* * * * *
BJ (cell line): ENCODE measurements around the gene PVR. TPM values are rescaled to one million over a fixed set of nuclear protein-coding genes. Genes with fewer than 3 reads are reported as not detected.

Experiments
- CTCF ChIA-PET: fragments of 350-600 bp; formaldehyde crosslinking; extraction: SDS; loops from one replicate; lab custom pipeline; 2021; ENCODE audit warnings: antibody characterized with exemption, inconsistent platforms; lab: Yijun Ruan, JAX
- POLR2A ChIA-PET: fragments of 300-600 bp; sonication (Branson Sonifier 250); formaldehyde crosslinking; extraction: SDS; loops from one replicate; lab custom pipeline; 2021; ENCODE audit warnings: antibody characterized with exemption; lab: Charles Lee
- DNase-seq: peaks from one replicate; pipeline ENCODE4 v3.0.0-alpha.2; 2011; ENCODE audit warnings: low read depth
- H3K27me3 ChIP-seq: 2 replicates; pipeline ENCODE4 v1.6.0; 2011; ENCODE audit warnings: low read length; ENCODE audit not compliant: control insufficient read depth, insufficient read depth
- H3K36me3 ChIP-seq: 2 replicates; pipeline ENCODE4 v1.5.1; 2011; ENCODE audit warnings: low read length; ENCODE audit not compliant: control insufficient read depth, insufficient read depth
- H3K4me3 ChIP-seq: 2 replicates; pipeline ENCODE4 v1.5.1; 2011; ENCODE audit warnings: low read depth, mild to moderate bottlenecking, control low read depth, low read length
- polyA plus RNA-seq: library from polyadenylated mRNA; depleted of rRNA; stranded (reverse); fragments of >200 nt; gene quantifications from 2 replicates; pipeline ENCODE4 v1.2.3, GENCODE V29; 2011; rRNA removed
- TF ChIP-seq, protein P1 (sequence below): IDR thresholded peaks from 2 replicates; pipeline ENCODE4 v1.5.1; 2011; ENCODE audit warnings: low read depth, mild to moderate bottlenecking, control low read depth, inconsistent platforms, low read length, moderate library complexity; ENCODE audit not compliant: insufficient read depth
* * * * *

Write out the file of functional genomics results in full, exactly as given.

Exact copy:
BJ (cell line): ENCODE measurements around the gene PVR. TPM values are rescaled to one million over a fixed set of nuclear protein-coding genes. Genes with fewer than 3 reads are reported as not detected.

Experiments
- CTCF ChIA-PET: fragments of 350-600 bp; formaldehyde crosslinking; extraction: SDS; loops from one replicate; lab custom pipeline; 2021; ENCODE audit warnings: antibody characterized with exemption, inconsistent platforms; lab: Yijun Ruan, JAX
- POLR2A ChIA-PET: fragments of 300-600 bp; sonication (Branson Sonifier 250); formaldehyde crosslinking; extraction: SDS; loops from one replicate; lab custom pipeline; 2021; ENCODE audit warnings: antibody characterized with exemption; lab: Charles Lee
- DNase-seq: peaks from one replicate; pipeline ENCODE4 v3.0.0-alpha.2; 2011; ENCODE audit warnings: low read depth
- H3K27me3 ChIP-seq: 2 replicates; pipeline ENCODE4 v1.6.0; 2011; ENCODE audit warnings: low read length; ENCODE audit not compliant: control insufficient read depth, insufficient read depth
- H3K36me3 ChIP-seq: 2 replicates; pipeline ENCODE4 v1.5.1; 2011; ENCODE audit warnings: low read length; ENCODE audit not compliant: control insufficient read depth, insufficient read depth
- H3K4me3 ChIP-seq: 2 replicates; pipeline ENCODE4 v1.5.1; 2011; ENCODE audit warnings: low read depth, mild to moderate bottlenecking, control low read depth, low read length
- polyA plus RNA-seq: library from polyadenylated mRNA; depleted of rRNA; stranded (reverse); fragments of >200 nt; gene quantifications from 2 replicates; pipeline ENCODE4 v1.2.3, GENCODE V29; 2011; rRNA removed
- TF ChIP-seq, protein P1 (sequence below): IDR thresholded peaks from 2 replicates; pipeline ENCODE4 v1.5.1; 2011; ENCODE audit warnings: low read depth, mild to moderate bottlenecking, control low read depth, inconsistent platforms, low read length, moderate library complexity; ENCODE audit not compliant: insufficient read depth